Excerpt from "The History and Genealogy of The Sleeper Family"
By David J. Sleeper  ( My Dad )

Hymns by William True Sleeper

William  True Sleeper became quite well known for his ministries, wrote a volume of poems and contributed extensively to the literature of his time. He wrote two hymns, “Out of My Bondage -Jesus I Come” and “Ye Must Be Born Again”.  Both of these hymns can be seen in the Stories Chapter.

We had an interesting coincidence concerning the first hymn, “Out of My Bondage -Jesus I Come”.  One time when we went to visit my brother, Freeman, in Virginia we took along a piano recording of this hymn. When we began playing the tape Mamie, Freeman’s wife, immediately began singing along with the music. Mamie was born in southern Virginia and was raised as a Baptist. Somehow this hymn, written in the early 1800’s in the desolate woods of northern Maine by a Congregational minister, ended up in a Baptist hymnal in southern Virginia.I have since found it common to find these hymns in different church hymnals.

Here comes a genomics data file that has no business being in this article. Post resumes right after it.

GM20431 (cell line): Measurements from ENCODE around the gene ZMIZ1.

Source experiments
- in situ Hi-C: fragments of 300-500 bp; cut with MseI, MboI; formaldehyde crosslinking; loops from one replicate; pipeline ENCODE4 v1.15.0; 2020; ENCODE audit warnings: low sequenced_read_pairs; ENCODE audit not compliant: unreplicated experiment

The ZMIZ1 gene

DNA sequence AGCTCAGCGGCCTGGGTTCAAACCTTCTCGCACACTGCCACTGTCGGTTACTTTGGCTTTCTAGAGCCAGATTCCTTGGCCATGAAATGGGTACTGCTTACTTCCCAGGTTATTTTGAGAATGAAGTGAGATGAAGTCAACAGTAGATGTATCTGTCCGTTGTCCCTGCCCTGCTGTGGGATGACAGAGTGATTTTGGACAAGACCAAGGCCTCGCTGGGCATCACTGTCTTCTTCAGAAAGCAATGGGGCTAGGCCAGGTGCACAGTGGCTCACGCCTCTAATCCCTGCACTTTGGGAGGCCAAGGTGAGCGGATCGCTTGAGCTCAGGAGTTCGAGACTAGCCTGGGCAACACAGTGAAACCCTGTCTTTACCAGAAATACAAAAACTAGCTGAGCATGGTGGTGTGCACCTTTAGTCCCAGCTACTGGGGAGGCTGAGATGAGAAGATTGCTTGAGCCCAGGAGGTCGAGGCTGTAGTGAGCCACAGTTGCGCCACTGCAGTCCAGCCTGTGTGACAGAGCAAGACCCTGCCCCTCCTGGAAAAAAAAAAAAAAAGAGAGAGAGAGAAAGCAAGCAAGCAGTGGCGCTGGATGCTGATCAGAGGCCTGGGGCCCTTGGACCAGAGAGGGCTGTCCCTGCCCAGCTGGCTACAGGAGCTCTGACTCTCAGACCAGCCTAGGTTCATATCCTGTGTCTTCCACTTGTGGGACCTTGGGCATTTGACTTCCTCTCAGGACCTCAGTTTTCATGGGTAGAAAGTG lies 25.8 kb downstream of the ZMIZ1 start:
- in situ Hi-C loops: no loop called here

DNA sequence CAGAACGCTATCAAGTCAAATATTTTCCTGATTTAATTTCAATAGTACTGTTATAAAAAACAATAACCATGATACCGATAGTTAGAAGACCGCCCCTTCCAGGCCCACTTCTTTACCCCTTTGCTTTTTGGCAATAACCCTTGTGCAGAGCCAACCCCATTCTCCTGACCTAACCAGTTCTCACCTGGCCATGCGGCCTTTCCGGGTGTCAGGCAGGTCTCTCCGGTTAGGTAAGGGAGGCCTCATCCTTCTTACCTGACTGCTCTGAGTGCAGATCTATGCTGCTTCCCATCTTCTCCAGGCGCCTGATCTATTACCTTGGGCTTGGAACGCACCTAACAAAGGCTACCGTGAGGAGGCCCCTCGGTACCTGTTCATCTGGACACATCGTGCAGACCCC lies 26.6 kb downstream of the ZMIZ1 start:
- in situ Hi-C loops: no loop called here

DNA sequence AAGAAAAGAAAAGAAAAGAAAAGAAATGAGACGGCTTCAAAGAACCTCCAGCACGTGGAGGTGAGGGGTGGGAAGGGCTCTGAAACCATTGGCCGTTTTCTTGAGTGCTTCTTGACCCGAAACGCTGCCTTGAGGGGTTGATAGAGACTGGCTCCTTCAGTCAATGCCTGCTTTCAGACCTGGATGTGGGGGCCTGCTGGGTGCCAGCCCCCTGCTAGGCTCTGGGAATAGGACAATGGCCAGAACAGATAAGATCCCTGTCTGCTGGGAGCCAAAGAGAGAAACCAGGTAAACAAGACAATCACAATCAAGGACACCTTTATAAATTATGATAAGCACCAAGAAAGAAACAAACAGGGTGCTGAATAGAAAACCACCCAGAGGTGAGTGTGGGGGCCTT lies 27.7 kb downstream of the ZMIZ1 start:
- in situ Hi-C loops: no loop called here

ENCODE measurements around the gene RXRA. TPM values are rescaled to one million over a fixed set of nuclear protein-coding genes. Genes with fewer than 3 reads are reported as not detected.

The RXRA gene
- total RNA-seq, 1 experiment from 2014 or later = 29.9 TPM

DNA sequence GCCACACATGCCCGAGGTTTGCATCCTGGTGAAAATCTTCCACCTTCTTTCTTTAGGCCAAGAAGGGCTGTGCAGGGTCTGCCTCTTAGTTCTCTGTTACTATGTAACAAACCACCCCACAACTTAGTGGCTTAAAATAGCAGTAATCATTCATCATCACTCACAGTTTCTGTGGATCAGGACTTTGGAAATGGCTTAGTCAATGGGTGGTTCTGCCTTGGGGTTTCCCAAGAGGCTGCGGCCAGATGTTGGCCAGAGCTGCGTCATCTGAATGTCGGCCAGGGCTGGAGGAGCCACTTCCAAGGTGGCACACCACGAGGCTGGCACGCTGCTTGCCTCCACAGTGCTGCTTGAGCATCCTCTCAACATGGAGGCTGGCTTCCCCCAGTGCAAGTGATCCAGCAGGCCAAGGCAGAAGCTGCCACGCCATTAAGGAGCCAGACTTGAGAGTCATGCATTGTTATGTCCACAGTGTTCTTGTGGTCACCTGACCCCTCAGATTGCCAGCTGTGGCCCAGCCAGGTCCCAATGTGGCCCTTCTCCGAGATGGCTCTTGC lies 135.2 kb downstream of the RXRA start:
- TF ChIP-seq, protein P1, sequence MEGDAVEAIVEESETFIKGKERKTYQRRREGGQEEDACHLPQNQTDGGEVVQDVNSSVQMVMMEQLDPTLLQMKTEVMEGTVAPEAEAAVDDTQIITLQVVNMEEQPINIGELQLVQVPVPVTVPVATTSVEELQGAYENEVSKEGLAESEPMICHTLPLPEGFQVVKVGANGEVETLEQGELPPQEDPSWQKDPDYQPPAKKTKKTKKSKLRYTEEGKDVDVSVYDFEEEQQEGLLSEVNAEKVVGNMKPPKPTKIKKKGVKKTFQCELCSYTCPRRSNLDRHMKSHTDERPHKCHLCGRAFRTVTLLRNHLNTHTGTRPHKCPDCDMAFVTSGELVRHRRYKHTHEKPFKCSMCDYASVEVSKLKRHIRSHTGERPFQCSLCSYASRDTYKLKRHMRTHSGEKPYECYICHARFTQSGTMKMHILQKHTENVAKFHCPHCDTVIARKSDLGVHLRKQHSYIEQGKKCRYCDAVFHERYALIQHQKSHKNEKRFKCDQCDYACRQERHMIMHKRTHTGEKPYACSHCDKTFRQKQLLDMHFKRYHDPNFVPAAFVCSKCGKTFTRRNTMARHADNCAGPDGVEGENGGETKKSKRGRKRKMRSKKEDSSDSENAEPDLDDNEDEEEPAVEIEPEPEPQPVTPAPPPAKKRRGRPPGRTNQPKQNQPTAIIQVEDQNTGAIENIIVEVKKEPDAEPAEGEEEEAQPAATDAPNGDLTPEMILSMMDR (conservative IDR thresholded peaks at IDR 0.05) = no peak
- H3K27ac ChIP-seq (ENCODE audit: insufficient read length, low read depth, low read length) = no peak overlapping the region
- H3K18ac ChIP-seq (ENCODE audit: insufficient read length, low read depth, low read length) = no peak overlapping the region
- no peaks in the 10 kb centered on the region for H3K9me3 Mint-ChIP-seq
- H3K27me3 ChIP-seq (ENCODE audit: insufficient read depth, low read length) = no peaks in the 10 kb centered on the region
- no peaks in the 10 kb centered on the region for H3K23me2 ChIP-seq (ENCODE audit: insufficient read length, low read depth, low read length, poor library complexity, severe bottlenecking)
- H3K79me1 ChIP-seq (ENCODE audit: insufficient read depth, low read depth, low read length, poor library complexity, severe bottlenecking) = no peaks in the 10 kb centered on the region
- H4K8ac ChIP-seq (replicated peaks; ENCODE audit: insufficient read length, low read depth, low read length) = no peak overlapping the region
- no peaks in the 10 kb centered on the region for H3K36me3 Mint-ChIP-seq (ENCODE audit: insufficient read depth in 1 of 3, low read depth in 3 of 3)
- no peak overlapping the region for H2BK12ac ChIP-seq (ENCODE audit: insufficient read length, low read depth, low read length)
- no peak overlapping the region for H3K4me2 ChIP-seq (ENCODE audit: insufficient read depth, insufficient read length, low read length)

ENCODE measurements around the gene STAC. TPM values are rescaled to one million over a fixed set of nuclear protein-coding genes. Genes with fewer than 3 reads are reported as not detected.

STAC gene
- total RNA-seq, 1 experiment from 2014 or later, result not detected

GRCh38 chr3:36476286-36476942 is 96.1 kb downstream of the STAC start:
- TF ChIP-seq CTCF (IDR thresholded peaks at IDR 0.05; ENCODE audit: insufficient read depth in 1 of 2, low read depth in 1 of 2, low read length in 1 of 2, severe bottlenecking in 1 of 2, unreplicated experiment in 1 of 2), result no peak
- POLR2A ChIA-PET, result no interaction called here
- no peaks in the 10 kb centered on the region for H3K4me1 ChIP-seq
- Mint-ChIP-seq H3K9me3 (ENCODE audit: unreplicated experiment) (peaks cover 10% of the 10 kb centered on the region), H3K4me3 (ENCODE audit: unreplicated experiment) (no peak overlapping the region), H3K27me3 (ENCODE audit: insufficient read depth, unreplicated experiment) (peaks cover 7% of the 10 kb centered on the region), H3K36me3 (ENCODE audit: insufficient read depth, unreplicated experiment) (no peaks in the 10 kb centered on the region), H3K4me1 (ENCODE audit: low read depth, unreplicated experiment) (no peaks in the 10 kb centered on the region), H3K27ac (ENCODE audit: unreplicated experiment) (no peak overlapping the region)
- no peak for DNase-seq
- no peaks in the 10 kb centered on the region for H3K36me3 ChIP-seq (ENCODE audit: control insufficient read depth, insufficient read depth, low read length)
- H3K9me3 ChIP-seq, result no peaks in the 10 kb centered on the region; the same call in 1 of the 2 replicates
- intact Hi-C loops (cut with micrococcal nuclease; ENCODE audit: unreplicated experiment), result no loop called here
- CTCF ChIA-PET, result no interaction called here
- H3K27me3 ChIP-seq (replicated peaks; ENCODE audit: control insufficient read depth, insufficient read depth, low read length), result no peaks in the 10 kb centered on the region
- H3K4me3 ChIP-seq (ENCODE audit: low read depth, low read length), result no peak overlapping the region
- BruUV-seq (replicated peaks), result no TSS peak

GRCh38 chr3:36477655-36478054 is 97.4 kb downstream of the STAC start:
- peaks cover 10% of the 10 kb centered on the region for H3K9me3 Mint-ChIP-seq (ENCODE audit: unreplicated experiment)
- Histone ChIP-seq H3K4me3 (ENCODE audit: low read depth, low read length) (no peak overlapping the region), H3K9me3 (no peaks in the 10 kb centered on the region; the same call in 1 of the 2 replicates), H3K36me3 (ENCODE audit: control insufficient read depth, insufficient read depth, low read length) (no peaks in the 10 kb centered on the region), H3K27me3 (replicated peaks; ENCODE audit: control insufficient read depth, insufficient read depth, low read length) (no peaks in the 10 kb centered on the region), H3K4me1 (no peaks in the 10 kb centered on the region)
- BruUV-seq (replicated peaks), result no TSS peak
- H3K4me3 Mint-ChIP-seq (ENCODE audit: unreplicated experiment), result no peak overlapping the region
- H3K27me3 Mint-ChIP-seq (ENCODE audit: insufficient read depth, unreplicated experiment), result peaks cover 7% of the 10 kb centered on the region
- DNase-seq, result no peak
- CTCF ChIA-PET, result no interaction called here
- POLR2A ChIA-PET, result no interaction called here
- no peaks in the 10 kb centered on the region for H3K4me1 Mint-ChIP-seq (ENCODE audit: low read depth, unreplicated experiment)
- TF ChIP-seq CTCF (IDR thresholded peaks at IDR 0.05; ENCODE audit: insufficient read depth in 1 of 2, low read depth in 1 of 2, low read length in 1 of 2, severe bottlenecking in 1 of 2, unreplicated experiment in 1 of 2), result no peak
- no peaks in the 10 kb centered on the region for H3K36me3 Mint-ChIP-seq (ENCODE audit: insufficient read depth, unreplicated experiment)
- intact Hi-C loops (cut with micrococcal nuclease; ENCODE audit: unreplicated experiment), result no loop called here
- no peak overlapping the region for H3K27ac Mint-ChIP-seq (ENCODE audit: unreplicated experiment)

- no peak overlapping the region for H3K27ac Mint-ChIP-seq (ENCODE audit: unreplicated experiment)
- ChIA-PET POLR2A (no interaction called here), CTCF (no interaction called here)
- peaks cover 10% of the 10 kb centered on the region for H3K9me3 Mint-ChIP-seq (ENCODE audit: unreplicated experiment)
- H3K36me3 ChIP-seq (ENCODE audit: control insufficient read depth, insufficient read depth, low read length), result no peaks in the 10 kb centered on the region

Following is a story from the “Memoirs and Reminiscences of George Stebbins” about the origin of the other hymn, “Ye Must Be Born Again.”

On the Hymn Ye must Be Born Again

Words: William T. Sleeper, 1877

Music: George C. Stebbins. 

This hymn was written while Stebbins was helping Dr. George Pentecost in evangelistic meetings in Worcester, MA. During those meetings, one of the subjects preached upon was the “New Birth.” While presenting the truth, enforcing it by referring to various passages of scripture, Dr. Pentecost quoted our Lord’s words to Nicodemus, “Verily, verily, I say unto thee, ye must be born again”….It occurred to me that by taking the line “Verily, verily, I say unto thee,” from the third verse, and putting it with the line, “Ye must be born again,” and by transferring the word “I” from the middle of the first line to the beginning, so it would read, “I verily, verily, say unto thee, Ye must be born again,” those passages would then fall into rhythmical form, and by the use of some repetitions if some suitable versus could be found …I spoke to Reverend ….William True Sleeper, one of the pastors of the city who sometimes wrote hymns, of my impressions and asked him if he would write me some versus on the subject. He acted at once on my suggestion and soon after came to me with the hymn…Before the meetings closed a musical setting was made.